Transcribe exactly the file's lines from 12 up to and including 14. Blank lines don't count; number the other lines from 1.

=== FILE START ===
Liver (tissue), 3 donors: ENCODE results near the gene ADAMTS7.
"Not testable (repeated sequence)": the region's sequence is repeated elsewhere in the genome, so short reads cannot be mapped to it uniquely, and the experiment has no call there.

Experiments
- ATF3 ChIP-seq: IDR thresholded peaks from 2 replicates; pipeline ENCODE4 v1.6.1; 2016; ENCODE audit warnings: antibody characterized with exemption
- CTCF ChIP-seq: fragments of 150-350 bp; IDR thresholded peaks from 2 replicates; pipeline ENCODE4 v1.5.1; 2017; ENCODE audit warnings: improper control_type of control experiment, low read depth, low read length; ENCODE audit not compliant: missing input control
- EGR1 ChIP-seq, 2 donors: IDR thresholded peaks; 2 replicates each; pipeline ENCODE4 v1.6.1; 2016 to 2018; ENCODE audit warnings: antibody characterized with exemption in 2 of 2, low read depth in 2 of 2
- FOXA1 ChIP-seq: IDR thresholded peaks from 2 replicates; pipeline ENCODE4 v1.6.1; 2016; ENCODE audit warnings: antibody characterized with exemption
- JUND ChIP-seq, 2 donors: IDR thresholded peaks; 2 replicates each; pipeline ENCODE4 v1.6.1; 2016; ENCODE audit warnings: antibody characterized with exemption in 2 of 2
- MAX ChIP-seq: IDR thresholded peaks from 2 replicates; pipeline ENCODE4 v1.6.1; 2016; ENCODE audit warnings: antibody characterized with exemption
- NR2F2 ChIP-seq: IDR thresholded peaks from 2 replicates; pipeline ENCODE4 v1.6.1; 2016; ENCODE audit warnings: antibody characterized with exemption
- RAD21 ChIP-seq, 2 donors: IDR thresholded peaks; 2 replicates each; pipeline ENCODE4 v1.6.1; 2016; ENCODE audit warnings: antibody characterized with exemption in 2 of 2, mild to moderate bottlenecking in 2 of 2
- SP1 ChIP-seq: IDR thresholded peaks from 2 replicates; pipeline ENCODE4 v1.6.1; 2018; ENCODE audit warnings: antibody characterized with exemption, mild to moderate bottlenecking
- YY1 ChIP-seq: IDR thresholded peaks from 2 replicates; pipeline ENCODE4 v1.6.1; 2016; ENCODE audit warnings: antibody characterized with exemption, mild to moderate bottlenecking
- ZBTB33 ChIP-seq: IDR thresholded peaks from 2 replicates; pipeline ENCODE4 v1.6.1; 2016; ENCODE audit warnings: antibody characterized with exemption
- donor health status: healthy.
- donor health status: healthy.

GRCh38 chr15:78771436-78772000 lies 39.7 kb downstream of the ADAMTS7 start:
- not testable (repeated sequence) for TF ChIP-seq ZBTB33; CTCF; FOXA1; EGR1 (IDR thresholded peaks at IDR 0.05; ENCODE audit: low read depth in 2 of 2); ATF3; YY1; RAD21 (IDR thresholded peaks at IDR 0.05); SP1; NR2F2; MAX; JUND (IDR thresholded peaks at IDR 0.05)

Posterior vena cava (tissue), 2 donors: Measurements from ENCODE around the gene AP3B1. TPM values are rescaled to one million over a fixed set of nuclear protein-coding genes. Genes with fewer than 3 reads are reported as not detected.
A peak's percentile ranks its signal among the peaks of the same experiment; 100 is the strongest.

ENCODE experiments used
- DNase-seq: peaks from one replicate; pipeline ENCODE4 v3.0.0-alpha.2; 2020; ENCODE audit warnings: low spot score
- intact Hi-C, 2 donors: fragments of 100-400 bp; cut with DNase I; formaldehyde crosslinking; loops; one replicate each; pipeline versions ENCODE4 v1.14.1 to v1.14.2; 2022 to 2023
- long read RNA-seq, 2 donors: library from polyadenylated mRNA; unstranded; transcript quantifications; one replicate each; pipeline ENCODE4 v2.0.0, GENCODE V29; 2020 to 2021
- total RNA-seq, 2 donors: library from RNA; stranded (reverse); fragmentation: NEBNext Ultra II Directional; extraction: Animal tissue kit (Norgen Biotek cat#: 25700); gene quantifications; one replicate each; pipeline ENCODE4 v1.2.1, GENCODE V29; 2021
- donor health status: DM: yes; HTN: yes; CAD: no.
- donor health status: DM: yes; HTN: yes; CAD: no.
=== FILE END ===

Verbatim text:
- SP1 ChIP-seq: IDR thresholded peaks from 2 replicates; pipeline ENCODE4 v1.6.1; 2018; ENCODE audit warnings: antibody characterized with exemption, mild to moderate bottlenecking
- YY1 ChIP-seq: IDR thresholded peaks from 2 replicates; pipeline ENCODE4 v1.6.1; 2016; ENCODE audit warnings: antibody characterized with exemption, mild to moderate bottlenecking
- ZBTB33 ChIP-seq: IDR thresholded peaks from 2 replicates; pipeline ENCODE4 v1.6.1; 2016; ENCODE audit warnings: antibody characterized with exemption